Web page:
Five Easy Euro Walking Trails
The invigoration of a hiking holiday isn’t just reserved for hardcore exercise enthusiasts with top-of-the-range boots, a khaki ensemble and an impeccable sense of direction.
The world is diverse enough to offer entry-level ramblers the same incredible views and changing scenery along gentle and easy-to-follow walking trails – you just have to know where to find them.
So to make it even simpler to enjoy the hills, forests, lakes and rivers that Europe has on offer, the Flexicover team has picked out five very different trails that only have in common their suitability for most.
Karlovy Vary to Loket, Czech Republic
If you’re in the fairy-tale land of Bohemia, it seems apt to explore its woods, streams and sites of legends on foot. The four-hour walk from the spa town of Karlovy Vary to postcard-perfect Loket takes in all these attractions, while being both easy to follow and requiring little exertion. Starting in Karlovy Vary ramblers follow the Ohre River until presented with Svatoš Rock, an unusual rock formation that’s said to be the wedding procession of Jan Svatoš; it was turned to stone by an angry fairy after Jan broke his promise to remain a bachelor. There’s a suspension bridge to cross after, and then a blue-marked trail takes visitors the rest of the way to Loket. And the good news is you can take a bus or train back to Karlovy Vary.
Cirque de Gavarnie, France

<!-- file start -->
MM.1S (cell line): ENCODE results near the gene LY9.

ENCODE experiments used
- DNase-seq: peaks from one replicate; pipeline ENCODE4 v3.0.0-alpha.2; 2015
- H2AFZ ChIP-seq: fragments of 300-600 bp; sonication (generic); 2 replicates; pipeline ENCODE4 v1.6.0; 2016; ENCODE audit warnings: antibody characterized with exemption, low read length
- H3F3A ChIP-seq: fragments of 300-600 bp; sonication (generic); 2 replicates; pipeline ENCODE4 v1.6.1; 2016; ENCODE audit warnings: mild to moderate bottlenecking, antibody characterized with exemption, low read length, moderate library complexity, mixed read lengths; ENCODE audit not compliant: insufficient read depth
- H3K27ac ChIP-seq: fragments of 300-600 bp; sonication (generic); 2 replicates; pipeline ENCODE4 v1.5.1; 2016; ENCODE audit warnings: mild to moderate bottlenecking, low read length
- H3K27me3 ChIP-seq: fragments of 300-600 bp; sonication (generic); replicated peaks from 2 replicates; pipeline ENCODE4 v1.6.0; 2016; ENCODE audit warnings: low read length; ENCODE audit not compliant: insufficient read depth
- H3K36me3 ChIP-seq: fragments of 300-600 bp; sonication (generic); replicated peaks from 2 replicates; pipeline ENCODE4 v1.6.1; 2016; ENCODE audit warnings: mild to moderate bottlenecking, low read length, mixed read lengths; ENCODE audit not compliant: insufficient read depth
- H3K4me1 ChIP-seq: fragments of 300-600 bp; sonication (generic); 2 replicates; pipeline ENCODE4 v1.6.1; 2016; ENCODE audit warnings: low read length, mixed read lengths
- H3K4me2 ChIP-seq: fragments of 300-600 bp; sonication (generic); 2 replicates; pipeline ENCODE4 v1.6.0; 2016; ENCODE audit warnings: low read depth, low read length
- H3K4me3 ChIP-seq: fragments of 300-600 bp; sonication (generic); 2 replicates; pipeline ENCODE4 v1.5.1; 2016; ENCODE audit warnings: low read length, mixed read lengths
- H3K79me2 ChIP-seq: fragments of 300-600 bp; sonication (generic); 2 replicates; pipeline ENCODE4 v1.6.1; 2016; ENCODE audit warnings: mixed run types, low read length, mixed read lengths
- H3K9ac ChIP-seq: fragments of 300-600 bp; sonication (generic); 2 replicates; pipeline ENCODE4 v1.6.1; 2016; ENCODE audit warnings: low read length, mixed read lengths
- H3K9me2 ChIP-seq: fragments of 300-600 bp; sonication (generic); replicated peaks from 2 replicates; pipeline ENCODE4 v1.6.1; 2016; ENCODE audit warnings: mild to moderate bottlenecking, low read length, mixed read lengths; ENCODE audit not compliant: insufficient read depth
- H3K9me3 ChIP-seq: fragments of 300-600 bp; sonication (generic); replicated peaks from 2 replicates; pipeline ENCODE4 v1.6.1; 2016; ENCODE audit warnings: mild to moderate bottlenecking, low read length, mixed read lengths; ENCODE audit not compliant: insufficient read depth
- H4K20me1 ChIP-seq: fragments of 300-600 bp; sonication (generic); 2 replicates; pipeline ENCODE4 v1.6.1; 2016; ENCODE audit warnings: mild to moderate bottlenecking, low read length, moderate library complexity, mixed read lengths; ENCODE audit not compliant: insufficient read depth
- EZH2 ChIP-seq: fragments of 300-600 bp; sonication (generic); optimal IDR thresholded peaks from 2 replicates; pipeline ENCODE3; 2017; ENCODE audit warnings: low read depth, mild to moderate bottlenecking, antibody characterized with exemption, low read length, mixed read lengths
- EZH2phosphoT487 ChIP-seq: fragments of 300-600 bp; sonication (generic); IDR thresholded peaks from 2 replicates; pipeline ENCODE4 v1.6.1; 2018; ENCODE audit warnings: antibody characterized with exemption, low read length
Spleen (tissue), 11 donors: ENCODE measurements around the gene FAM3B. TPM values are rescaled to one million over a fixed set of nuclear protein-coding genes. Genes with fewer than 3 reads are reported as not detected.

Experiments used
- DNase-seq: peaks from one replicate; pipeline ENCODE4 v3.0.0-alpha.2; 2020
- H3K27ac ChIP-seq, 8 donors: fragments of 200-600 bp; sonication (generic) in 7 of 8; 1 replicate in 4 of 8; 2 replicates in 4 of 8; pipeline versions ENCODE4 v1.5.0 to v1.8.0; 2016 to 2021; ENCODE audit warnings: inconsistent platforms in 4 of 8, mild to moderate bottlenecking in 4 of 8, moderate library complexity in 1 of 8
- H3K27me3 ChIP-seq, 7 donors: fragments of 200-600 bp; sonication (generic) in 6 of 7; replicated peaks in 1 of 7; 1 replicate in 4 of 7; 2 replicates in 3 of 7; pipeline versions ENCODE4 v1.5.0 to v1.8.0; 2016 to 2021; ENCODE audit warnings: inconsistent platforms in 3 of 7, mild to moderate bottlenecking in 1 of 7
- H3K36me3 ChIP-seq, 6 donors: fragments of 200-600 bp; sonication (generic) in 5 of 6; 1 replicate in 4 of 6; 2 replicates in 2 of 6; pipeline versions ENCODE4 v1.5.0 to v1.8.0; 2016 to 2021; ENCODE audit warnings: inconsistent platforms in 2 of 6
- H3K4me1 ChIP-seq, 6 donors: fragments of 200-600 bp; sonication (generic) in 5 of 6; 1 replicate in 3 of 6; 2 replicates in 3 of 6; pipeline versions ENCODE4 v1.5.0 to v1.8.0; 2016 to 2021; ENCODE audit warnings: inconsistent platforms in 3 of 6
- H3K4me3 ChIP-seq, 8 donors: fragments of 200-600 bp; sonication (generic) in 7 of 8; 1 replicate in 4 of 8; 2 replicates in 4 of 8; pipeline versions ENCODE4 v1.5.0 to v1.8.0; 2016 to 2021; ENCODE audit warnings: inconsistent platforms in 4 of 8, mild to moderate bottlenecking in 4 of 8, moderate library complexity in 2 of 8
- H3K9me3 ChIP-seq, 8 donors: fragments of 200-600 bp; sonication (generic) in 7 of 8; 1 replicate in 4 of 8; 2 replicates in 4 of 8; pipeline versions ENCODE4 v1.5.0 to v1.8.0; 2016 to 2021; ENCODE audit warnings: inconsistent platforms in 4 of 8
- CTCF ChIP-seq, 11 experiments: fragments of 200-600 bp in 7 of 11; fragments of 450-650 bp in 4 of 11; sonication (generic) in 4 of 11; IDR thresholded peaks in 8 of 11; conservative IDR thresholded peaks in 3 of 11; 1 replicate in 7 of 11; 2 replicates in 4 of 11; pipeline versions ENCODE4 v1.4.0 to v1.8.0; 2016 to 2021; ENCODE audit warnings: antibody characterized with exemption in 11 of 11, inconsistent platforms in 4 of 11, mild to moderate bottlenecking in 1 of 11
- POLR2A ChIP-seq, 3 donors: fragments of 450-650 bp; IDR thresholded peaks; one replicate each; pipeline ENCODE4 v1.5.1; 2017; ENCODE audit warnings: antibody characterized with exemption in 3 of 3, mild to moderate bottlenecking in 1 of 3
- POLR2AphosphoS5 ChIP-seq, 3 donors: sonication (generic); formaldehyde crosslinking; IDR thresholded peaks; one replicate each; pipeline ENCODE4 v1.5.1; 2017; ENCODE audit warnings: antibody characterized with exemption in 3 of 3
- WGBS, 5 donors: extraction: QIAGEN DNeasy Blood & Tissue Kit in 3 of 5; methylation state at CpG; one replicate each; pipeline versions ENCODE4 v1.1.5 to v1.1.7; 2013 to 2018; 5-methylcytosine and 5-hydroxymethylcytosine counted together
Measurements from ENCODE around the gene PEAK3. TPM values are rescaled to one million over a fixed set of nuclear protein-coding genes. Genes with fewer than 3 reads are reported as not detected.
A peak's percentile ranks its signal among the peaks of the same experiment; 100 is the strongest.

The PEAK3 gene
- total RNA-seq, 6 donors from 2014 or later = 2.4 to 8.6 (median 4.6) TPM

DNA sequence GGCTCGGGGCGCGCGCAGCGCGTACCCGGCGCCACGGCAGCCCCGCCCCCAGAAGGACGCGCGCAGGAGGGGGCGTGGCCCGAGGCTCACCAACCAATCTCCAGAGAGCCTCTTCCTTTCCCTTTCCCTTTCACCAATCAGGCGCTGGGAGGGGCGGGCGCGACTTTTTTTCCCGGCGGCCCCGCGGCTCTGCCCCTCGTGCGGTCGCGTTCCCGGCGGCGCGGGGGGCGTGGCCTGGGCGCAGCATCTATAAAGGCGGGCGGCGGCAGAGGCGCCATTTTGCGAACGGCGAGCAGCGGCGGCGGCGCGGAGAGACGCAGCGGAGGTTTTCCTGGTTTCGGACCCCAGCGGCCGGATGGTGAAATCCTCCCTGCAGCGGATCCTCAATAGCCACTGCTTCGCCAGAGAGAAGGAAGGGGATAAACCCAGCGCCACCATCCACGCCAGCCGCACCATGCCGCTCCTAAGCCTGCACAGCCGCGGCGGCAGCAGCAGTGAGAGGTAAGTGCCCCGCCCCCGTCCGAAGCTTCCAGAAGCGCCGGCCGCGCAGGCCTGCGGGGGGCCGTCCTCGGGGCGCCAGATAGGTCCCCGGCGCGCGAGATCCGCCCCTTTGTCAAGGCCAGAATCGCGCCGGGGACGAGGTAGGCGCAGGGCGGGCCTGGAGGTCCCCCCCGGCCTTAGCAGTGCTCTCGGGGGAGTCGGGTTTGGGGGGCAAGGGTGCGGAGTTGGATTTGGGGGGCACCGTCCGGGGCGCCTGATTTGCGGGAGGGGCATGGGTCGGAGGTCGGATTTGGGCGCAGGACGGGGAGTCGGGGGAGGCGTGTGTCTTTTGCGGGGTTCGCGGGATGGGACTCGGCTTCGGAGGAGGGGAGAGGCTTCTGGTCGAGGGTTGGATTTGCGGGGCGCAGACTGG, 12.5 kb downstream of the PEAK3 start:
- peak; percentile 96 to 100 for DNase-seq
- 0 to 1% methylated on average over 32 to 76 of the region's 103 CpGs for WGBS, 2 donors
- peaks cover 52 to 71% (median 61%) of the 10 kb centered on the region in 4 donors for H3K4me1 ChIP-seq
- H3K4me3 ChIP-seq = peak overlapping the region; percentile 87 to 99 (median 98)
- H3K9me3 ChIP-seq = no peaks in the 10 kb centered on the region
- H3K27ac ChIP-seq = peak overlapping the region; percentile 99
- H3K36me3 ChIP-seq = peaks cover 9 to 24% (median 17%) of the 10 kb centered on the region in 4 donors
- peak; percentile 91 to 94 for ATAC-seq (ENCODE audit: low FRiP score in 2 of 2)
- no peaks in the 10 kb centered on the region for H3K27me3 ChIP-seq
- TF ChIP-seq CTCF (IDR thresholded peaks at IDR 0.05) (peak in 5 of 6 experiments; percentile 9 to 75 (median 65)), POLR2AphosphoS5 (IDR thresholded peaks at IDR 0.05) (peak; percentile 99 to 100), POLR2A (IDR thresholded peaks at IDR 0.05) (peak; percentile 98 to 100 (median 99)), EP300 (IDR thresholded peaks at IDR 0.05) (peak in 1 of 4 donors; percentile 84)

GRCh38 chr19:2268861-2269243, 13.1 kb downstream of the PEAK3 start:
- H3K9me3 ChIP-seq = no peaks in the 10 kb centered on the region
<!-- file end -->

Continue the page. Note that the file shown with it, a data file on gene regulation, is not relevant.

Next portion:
In the heart of the Pyrenees National Park, it’s difficult to stand outside in Gavarnie without being gobsmacked by the glacial views that surround it. But for those interested in exploring the area fully, there are plenty of walking trails. A one loop walk with little incline follows the stream up the valley, surrounded by 3,000m-high rock walls with gushing waterfalls, adding a dramatic effect. Travellers can buy an easy-to-follow walking map from the tourist office for the bargain price of €1, which contains instructions in English.
Zell am See-Kaprun, Austria
Botanists among us will adore the near-flat herbal path in the Zell am See-Kaprun region, best enjoyed between June and September when nature is in full bloom. The short 45-minute trail from the mountain restaurant in Mooserboden to the Fürthermoaralm shows off the mountainside plants, flowers and herbs, which have been used for medicinal purposes for centuries. The more knowledgeable can go it alone, while for the rest there’s the option to join a guided walk to have the herbal highlights pointed out as you stroll and enjoy the vistas.
Esino Lario to Ortanella, Italy
Lake Como may be most famous for the exclusive villas that surround the lake that boast spectacular views, but the mountainous villages are its hidden secret. The 45-minute walk from Esino Lario to Ortanella, along a former mule path, allows visitors to breathe in forest-fresh air and experience the solitude of near-untouched land. It’s mostly flat, marked on the ground, and the destination of Ortanella has a restaurant for a welcome pit-stop before the return.
Pulpit Rock, Norway
For those who don’t mind taking steep sections slowly, the Pulpit Rock hike is hugely rewarding for a little extra exertion. The sheer-edged rock, named like it’s shaped, is a major attraction in southeast Norway between April and October. The first section of the four-hour round walk is flat but there are short bursts of incline thereafter on rocky trails. Though locals see it as one of the easier fjord hikes, plenty of hikers take breaks enroute as there’s no rush to make it to the top. If that still sounds like too much exertion, the natural phenomenon can be enjoyed from below on a cruise of the fjords.
Wherever you plan to head to on your travels it’s good to know that Flexicover Travel Insurance is committed to providing you with the highest level of cover to ensure you are safe and secure 24 hours a day when away.